3D Artists get Near Real Time, Securer IP and Cheaper High Priority Render
Gamers Make Enough Money to Refresh their PCs & Pay for Content
The End of Bad Micro Transaction Mechanisms
Illustrator, designer, 3d artist and programmer
Senior sales executive and Serial entrepreneur
In one side the "Gamers Guild", saying games are more expensive than ever. On the other side, Game Companies and Developers saying prices have never been so outdated. Who is right? Both.
The price game is $60 now and it has been so by more than a decade. If we adjust this by inflation, such games should cost like $100 today. Not so different for most of the Indie Games, that are sold by less than $9 on Steam and sell few copies. In order to keep themselves in business Content Producers have come up with revenue strategies like Downloadable Content (DLC) and Micro Transactions, and have been pushing them to the limit.
The truth: content producers are not villains, they are only striving to survive. This is the consequence of a bad business model. You have good sales if you are well ranked in the leaderboards, but in order to be there you need good sales figures! A classical chicken-egg problem.
if you compare a game with a hamburger, currently a gamer pays for a game and receives two slices of bread. All the rest, meat included, are DLCs. On top of this, Micro Transactions – that used to be about cosmetic items – are increasingly interfering in gamers’ performance: Pay2Win, PayWalls etc. These monetizing strategies are ruining gamers’s user experience, making gaming really expensive and producing backslashes like the one against Electronic Arts’ "Star Wars: Battlefront." So, what? Is there a solution at sight? Basically, Content Producers has three alternatives:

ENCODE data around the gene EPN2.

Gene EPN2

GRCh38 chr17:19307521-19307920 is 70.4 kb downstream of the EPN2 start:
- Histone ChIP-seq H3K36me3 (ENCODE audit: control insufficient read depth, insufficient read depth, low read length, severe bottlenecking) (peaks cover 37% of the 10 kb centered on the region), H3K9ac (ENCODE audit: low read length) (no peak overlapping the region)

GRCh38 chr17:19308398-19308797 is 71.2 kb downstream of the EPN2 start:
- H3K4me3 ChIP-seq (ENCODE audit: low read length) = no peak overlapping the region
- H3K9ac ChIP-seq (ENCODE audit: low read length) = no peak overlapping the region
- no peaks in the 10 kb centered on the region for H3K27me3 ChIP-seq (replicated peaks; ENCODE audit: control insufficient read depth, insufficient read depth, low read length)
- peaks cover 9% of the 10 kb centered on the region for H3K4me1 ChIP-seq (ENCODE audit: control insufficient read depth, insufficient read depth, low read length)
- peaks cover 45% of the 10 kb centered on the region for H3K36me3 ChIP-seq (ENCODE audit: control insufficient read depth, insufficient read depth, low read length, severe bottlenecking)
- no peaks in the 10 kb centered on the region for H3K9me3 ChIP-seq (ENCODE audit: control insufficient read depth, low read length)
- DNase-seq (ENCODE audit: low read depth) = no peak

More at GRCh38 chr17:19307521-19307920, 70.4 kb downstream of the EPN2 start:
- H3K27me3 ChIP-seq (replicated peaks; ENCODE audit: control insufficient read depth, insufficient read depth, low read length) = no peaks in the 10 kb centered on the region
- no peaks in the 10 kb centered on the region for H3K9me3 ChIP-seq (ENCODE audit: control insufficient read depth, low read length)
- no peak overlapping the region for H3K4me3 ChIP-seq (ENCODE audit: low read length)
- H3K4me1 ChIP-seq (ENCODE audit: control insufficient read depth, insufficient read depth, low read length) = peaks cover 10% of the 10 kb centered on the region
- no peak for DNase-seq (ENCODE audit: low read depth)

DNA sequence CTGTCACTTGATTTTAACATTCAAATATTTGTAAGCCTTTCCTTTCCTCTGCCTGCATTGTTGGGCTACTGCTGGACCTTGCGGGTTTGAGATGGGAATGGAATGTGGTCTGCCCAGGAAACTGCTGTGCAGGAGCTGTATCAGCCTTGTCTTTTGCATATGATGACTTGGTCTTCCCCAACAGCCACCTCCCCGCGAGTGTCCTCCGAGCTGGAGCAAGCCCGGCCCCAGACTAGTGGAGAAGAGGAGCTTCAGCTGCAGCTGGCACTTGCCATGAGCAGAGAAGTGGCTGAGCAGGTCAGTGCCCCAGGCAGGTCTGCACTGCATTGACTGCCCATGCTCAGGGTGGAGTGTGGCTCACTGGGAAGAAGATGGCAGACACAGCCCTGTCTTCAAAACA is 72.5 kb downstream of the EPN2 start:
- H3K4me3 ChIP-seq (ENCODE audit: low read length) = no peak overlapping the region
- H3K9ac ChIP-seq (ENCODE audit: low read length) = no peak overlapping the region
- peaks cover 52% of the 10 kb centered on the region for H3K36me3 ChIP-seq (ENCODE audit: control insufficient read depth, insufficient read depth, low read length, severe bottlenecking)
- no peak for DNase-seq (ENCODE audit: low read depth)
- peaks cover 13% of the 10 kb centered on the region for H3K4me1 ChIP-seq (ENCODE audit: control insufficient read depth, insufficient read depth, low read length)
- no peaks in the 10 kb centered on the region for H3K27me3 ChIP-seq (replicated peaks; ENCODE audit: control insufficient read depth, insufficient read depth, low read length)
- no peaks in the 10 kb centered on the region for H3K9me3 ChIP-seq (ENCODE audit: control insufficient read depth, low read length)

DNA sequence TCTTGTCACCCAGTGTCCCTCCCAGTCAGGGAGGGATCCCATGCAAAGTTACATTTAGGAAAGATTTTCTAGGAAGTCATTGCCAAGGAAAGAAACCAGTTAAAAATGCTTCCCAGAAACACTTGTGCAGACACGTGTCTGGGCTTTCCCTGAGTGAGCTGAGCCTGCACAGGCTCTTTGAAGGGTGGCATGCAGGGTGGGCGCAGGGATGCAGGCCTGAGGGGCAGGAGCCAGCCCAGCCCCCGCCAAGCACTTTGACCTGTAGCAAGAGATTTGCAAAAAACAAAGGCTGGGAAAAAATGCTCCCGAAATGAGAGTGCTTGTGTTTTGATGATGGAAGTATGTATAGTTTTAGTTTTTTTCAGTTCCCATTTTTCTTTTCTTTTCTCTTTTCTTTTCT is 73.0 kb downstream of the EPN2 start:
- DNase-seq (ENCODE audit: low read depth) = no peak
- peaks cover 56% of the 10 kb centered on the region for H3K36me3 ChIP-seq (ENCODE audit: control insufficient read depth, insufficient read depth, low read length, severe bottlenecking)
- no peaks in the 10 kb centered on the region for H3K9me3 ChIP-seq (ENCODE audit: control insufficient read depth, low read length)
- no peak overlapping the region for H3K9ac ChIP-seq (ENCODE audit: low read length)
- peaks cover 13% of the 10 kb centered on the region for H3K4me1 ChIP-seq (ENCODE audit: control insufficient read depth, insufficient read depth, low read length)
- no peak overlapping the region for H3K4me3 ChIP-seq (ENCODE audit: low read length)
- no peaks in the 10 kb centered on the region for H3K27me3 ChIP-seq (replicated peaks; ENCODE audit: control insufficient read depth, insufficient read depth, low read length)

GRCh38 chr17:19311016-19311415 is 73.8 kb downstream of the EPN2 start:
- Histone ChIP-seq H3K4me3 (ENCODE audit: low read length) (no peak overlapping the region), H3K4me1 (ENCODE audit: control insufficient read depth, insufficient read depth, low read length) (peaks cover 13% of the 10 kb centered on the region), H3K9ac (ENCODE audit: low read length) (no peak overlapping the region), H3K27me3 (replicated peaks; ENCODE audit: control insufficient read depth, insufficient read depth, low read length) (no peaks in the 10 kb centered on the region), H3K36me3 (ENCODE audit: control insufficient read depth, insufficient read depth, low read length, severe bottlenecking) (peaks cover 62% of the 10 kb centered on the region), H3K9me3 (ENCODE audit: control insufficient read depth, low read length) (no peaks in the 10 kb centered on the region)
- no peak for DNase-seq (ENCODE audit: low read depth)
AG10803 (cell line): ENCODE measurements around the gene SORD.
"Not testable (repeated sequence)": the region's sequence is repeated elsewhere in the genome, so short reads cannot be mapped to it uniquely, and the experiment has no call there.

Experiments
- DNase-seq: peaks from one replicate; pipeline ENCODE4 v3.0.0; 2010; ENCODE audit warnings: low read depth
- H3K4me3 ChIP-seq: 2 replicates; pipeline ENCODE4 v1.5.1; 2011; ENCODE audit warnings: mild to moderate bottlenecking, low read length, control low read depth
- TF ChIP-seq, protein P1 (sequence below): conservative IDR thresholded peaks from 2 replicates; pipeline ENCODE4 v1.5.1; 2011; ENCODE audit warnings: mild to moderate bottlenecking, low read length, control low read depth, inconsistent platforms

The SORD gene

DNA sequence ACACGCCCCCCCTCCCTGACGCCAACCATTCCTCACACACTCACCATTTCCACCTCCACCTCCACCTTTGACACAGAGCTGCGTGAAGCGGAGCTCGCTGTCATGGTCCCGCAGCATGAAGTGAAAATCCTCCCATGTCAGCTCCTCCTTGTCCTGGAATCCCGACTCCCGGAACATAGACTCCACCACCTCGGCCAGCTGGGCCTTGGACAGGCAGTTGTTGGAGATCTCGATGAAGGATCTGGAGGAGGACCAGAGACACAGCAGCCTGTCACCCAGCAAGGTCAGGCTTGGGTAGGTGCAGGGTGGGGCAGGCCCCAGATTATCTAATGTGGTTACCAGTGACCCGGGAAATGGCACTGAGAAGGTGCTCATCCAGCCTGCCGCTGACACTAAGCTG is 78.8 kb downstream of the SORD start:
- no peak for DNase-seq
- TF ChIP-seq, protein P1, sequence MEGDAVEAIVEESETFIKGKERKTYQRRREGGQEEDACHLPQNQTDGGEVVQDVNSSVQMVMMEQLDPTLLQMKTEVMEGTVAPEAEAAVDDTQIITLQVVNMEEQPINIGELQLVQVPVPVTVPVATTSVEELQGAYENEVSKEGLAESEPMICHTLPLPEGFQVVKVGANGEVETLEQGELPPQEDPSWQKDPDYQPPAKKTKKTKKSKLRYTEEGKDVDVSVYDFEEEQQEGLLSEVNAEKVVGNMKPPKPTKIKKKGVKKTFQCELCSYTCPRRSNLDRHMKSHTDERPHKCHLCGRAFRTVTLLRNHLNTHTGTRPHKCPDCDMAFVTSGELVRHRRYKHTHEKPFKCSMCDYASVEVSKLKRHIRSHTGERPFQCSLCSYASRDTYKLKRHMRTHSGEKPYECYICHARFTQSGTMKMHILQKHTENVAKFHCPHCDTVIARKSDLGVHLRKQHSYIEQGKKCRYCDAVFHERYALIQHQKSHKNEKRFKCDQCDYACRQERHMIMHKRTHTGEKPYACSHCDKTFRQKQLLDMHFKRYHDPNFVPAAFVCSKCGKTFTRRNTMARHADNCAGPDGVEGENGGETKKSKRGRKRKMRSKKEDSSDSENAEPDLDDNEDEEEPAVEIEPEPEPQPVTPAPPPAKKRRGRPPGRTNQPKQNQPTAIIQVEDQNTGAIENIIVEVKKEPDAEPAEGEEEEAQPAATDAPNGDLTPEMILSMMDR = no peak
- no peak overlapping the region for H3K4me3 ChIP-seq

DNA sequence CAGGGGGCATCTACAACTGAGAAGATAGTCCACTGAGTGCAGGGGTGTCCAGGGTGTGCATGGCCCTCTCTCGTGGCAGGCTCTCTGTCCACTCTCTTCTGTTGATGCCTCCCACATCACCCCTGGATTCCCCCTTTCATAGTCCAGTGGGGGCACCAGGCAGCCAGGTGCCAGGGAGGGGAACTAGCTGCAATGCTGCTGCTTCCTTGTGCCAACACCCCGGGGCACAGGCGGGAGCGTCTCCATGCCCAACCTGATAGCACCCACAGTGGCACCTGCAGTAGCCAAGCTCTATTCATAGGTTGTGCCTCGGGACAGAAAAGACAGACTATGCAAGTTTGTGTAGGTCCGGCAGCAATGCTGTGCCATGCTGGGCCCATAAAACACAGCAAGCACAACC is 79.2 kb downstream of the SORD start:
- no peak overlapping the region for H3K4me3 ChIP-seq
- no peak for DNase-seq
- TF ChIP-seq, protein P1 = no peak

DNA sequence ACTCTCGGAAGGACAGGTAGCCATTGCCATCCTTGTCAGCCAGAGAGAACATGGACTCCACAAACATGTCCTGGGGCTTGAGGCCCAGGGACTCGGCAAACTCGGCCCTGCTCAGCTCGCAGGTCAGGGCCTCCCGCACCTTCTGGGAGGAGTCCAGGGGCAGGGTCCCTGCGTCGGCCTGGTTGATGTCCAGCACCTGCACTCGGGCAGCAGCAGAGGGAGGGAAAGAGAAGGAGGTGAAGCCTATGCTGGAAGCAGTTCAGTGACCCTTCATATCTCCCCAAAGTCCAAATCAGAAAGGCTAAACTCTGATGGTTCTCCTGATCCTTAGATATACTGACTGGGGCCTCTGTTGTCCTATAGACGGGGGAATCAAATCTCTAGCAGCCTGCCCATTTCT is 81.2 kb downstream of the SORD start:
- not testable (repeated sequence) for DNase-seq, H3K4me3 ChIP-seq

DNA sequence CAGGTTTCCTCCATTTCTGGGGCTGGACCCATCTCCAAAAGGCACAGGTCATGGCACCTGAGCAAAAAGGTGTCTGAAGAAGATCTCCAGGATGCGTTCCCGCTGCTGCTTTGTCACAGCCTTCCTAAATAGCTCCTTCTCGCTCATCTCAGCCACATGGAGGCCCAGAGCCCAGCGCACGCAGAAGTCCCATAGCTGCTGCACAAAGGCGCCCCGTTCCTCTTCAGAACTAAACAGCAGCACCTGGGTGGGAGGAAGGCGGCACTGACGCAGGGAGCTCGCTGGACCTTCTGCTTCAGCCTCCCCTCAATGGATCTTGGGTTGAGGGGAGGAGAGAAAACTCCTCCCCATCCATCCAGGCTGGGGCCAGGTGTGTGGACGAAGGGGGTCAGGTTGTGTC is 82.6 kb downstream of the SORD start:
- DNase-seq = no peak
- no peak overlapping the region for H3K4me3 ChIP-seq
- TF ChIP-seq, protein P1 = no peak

1) Rise prices. Not a good idea indeed.
2) Grow Sales to make up in volume. Quite hard in a market that is approaching saturation, thus leading to growing customer acquisition costs.
3) Lowering costs: production and distribution, mainly. This one seems to make more sense.
What about Gamers? Well, they need more money to spend!
Wait a minute!
And if one could help each other by the means of a “Shared Economy”? That’s what Sorender is all about: a platform that will let Gamers sell their PC’s idle capacity for rendering 3D Images, a computing intensive task that hurts Content Producers budget. By doing so, Gamers make enough money – out of nothing - to pay for their PC, games and game items. It's a REAL Free-to-Play model!
At the same time Content Producers will be able to cut their IT infrastructure cost by half, as well as their distribution cost, since they will be in the same platform with their potential consumers: Gamers.
It's a win-win situation, isn't it?